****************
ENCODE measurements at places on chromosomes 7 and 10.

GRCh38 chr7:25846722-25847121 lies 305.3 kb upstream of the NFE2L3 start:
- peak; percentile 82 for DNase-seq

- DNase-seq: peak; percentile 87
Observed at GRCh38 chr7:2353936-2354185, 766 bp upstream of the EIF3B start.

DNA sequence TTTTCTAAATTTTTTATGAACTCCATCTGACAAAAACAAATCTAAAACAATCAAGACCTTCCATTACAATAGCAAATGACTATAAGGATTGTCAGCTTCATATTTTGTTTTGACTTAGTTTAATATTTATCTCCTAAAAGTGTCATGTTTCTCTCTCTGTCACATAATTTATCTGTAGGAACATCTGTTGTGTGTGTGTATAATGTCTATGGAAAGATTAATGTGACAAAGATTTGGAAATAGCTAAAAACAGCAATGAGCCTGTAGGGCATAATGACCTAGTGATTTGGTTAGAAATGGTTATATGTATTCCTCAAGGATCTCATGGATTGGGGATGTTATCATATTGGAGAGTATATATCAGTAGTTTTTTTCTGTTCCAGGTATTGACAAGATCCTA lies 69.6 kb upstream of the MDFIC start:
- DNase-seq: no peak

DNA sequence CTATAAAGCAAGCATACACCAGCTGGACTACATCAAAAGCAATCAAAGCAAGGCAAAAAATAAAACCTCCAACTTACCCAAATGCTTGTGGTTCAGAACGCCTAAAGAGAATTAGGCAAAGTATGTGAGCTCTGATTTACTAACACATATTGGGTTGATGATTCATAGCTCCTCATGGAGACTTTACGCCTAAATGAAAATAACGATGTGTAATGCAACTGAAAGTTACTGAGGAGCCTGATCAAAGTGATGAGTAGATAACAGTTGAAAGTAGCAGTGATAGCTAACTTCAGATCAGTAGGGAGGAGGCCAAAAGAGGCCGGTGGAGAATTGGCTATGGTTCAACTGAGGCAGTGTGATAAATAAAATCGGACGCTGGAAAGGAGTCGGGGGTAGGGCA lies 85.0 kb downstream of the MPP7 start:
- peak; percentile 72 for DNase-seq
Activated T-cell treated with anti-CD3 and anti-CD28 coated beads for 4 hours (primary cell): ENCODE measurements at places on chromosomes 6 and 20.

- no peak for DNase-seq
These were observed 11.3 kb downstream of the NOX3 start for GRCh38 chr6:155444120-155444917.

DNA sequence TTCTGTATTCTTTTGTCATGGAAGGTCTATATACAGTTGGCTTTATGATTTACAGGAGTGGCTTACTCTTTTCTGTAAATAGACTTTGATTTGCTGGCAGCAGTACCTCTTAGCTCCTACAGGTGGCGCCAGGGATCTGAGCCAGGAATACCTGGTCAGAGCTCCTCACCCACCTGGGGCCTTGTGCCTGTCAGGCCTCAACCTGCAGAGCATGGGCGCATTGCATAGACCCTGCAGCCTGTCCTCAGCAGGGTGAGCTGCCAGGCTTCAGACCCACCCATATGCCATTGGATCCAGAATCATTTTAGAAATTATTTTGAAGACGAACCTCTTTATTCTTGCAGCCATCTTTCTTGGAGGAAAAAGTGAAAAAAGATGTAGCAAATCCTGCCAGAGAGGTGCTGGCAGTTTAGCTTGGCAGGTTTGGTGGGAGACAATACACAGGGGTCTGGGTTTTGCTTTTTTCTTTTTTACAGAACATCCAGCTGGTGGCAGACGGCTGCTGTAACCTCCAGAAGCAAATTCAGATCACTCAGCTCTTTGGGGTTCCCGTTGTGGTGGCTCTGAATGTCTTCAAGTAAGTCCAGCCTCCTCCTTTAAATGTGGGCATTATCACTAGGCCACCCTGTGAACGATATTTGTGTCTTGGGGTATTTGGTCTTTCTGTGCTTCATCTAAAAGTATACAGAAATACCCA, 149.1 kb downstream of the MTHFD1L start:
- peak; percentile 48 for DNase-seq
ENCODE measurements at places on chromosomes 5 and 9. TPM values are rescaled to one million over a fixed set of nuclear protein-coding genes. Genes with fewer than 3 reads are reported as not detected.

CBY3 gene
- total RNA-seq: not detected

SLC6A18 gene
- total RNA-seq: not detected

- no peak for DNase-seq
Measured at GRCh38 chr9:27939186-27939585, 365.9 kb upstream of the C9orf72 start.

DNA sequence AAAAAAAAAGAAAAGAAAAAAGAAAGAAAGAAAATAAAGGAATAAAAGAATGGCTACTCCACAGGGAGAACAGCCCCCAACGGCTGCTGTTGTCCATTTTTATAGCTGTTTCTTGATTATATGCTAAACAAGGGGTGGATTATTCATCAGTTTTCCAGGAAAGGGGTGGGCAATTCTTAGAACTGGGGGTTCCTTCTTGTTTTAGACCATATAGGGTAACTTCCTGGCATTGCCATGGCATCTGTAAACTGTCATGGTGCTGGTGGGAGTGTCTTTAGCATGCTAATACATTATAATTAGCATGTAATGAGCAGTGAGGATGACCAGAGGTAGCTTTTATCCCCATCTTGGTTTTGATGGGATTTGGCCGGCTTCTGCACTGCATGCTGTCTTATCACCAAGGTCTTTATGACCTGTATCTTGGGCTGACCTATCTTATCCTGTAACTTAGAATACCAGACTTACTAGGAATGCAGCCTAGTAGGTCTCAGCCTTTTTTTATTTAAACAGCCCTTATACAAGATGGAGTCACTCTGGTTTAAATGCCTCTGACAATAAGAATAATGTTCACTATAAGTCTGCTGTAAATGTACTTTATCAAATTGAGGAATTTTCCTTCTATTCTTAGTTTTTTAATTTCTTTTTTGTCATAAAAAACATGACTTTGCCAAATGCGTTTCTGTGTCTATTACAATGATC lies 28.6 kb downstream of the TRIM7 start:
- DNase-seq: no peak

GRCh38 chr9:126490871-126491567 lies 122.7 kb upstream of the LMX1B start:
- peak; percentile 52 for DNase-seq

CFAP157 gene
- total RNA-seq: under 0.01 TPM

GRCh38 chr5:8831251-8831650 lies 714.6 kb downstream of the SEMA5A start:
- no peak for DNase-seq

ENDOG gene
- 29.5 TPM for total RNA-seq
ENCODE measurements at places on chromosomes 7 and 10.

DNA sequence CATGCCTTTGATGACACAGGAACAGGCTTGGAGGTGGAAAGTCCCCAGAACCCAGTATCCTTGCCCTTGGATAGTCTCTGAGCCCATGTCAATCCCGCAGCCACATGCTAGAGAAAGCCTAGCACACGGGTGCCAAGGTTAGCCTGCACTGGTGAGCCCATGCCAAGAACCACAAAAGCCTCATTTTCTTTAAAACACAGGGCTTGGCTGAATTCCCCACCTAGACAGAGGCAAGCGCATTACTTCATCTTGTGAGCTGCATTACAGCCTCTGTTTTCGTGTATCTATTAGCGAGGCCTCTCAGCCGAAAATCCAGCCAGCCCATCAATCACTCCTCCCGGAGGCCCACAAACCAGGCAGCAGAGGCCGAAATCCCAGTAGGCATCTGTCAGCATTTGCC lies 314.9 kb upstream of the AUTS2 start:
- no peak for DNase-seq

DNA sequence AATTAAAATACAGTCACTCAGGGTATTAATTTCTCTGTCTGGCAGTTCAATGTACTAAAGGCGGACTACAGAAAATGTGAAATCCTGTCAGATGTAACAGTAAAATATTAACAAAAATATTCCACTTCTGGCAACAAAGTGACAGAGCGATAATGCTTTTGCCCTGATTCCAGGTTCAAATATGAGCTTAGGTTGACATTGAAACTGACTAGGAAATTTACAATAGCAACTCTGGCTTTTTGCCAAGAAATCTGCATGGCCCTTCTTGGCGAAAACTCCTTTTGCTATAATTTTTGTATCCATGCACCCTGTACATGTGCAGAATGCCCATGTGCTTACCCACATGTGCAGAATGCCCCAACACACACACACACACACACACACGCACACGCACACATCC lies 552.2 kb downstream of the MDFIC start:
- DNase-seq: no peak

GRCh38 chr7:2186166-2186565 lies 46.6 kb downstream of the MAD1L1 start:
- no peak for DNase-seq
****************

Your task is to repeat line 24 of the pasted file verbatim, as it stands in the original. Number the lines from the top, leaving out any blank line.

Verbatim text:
GRCh38 chr9:126490871-126491567 lies 122.7 kb upstream of the LMX1B start: